• Learning lessons from the 1918 flu pandemic

    By Stuart W. Sanders

    Kentucky Historical Society

    One afternoon in May 1918, my 12-year-old grandfather was walking home from school in Louisville when he encountered a man from his neighborhod.

    Run home fast, the man said, your father’s dead.

    With this abrupt message, my grandfather sprinted home, tears streaming down his face. His father had died from “edema of the lungs,” which was brought about by complications from influenza.

  • Ways to extend winter hay supplies

    By David Kessler

    Marion Co. Agricultural & Natural Resources Agent

    Over the past week or so I have heard a few farmers saying they are concerned about whether their hay supplies will last through the winter. I don’t think this is a widespread problem, but if you find yourself in a tight supply situation you can do a number of things to extend your hay supply.

  • Patience, honey, and whole wheat bread

    By Gloria Yoder

  • Where is my Oreo?

    Oh, please! Don’t you even know what an original Oreo cookie is? You must be under 25 because the original is about 100 years old. So am I! I want my Oreos!

  • Hit federal drug program’s PAUSE button

    The 340B program was created by Congress in 1992 to provide life-saving medicine to poor and uninsured Americans by forcing pharmaceutical manufacturers wanting their drugs covered by Medicaid and Medicare to sell them at discounted rates of up to 50 percent to hospitals willing to serve vulnerable patients.

    However, Washington has failed to provide needed oversight to ensure that facilities signing up for 340B are, in fact, serving the poor and investing reimbursed funds – per lawmakers’ intent – into charitable care.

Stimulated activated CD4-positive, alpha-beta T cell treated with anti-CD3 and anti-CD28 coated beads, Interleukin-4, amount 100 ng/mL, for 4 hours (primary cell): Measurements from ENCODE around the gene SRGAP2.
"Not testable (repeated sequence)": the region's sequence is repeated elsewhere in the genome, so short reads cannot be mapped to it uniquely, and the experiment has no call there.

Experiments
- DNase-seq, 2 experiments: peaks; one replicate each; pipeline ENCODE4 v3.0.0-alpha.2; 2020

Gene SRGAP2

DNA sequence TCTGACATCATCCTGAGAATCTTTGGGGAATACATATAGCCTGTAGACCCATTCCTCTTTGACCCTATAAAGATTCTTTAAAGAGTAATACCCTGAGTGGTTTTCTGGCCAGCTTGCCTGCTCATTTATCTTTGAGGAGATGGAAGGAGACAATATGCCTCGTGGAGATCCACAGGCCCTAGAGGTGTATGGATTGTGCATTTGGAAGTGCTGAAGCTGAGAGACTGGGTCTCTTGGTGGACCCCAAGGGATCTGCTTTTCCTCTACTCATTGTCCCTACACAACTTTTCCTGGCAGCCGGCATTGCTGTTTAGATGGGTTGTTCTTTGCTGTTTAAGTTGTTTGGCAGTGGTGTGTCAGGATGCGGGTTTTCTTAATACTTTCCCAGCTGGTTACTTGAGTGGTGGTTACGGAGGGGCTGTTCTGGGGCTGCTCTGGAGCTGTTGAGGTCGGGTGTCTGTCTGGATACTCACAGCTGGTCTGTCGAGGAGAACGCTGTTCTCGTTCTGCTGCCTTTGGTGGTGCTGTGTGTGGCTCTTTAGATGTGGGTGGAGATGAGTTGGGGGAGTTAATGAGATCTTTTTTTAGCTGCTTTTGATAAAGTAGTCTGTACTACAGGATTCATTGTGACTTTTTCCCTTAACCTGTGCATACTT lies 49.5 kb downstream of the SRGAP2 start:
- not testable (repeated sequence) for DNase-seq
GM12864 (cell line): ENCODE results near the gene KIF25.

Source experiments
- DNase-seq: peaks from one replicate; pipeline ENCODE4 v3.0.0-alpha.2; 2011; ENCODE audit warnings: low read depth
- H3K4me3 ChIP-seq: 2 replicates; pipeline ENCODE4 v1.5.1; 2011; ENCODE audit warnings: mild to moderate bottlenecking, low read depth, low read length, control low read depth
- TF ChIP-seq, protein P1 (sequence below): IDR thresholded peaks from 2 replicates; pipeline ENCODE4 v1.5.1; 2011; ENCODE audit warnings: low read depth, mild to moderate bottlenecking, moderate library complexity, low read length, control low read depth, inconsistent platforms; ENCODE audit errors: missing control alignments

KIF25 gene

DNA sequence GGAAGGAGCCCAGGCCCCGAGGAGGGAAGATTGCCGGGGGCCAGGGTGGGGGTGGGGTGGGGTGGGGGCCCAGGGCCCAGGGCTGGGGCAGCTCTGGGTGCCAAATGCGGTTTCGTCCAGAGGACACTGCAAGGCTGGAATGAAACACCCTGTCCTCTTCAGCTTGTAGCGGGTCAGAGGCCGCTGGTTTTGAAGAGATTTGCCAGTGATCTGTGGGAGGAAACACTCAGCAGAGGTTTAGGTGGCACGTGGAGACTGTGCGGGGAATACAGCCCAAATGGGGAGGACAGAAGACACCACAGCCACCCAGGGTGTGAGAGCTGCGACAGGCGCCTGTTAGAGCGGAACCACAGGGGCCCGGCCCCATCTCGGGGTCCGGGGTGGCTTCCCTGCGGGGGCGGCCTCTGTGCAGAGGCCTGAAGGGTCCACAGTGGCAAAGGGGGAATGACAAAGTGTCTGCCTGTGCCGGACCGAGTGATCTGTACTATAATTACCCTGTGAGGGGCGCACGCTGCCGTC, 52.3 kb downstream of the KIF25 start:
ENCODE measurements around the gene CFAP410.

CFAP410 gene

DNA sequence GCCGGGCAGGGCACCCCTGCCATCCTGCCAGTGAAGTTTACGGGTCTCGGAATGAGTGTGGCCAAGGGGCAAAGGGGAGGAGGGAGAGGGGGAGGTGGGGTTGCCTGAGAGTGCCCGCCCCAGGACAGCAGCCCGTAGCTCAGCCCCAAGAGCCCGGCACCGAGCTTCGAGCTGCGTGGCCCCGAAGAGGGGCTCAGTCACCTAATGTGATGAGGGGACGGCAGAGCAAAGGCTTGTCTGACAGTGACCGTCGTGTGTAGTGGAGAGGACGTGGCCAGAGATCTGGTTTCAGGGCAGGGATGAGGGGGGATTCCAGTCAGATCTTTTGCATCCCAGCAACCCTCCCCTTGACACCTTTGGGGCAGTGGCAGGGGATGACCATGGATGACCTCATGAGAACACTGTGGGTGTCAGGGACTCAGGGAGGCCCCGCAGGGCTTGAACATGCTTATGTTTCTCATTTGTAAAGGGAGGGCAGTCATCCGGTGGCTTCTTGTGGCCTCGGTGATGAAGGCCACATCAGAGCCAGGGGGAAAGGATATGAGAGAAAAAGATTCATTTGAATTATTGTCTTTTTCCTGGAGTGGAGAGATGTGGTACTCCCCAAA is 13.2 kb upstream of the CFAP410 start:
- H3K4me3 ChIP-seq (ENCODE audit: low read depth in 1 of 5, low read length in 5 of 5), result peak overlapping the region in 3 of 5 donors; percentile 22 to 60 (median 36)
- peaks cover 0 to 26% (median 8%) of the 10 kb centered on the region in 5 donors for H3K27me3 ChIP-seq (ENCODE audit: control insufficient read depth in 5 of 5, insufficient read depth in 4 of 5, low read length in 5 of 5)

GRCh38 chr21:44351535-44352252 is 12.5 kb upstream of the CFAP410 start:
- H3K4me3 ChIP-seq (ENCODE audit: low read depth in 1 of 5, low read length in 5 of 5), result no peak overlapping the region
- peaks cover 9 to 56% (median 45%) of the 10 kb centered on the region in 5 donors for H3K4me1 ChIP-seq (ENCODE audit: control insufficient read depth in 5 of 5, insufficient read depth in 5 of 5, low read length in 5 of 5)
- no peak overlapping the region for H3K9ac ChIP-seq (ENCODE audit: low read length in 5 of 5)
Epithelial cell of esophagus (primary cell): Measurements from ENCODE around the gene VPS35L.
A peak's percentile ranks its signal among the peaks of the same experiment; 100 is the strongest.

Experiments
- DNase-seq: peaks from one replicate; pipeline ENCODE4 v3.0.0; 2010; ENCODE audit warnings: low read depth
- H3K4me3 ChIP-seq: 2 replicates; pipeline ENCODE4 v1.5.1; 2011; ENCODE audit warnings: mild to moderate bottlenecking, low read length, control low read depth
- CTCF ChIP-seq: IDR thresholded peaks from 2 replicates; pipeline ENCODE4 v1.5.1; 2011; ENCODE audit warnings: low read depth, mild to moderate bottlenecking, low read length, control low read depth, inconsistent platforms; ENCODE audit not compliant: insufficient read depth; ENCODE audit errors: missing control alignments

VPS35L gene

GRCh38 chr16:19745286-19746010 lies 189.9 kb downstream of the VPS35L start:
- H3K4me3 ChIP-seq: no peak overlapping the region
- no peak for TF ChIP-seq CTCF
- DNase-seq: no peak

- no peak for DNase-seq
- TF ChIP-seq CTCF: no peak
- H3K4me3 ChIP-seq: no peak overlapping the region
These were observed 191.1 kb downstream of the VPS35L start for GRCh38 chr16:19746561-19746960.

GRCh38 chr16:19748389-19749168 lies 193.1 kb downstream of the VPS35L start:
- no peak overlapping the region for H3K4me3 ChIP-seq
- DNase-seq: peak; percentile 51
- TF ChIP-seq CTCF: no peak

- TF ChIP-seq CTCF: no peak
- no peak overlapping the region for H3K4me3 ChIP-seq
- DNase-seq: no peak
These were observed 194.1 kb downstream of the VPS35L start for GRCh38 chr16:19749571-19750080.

• Education becoming the focus

    As the 2018 session moves into February, key House priorities are moving through the legislative process, and we recently passed multiple bills to enhance the quality of education in Kentucky.

  • Several bills passed last week in Legislature

    This week was the busiest yet in Frankfort with a number of bills moving through committees and onto the Senate and House floors for votes. We were also visited by a number of statewide advocacy groups that championed their great causes and rallied in the Capitol Rotunda. Between visiting constituents, committee meetings, and voting on the Senate floor, we continued to discuss the upcoming budget.

  • Reforming Medicaid, tweaking elections and overcoming evil

    Past expanded government programs, present evil and future gubernatorial elections highlight this first 2018 edition of “Liberty Boosters and Busters.”
    Liberty Boosters: President Trump for allowing states waivers to create work requirements for able-bodied adults added to Medicaid as part of Obamacare, and Gov. Matt Bevin for ensuring Kentucky was first in line for approval.
    Progressives are taking legal action, claiming such requirements weren’t part of the 1965 law creating Medicaid.

  • The free market can’t fix budget

    By Rep. Jim Wayne


    One of my favorite spots in Kentucky is on top of a steep knob overlooking the Rolling Fork River valley in Marion County. The reward of a strenuous hike to this peak is sitting on a limestone outcropping on a clear winter day seeing the log home of my great great grandparents, the wide river valley pasture below, spotted with Angus cows and, beyond the river, the forests and fields of Casey County. This spot is a place of inspiration and imagination.

  • Local SBDM councils empower local schools

    By Ronda Harmon

    Kentucky Association of School Councils

    The hard-working principals, teachers, and parents who come together to lead our schools have grown accustomed to being asked to produce improved results with limited resources.

    This year, however, that more-with-less challenge looks to be more daunting than ever. It’s going to take everyone in the school and district community doing their part to address drastic state budget cuts.